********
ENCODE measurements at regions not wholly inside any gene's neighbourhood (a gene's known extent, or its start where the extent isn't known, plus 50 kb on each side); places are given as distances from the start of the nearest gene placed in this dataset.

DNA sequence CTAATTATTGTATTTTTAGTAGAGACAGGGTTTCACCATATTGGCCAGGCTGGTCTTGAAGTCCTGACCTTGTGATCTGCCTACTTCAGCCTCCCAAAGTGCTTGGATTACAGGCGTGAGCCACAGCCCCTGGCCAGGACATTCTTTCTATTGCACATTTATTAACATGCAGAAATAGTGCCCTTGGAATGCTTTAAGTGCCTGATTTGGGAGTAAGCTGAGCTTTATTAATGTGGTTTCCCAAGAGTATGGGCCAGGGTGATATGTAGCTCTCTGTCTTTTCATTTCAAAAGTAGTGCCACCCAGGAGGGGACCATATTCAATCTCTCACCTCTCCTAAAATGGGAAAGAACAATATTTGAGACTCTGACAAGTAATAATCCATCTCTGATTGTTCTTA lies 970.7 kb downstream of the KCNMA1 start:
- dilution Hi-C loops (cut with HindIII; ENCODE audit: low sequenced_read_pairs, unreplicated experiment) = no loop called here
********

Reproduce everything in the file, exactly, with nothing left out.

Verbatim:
ENCODE measurements at regions not wholly inside any gene's neighbourhood (a gene's known extent, or its start where the extent isn't known, plus 50 kb on each side); places are given as distances from the start of the nearest gene placed in this dataset.

DNA sequence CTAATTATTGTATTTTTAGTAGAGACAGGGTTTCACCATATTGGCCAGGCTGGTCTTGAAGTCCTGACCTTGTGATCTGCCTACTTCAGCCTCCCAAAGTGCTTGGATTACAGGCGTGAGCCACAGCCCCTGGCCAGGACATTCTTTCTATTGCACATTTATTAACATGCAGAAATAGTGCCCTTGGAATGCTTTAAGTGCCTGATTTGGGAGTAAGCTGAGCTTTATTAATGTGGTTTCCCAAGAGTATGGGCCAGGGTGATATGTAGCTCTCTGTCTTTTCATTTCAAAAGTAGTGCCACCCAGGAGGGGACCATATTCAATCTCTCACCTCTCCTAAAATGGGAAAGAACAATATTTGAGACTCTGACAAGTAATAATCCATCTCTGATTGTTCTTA lies 970.7 kb downstream of the KCNMA1 start:
- dilution Hi-C loops (cut with HindIII; ENCODE audit: low sequenced_read_pairs, unreplicated experiment) = no loop called here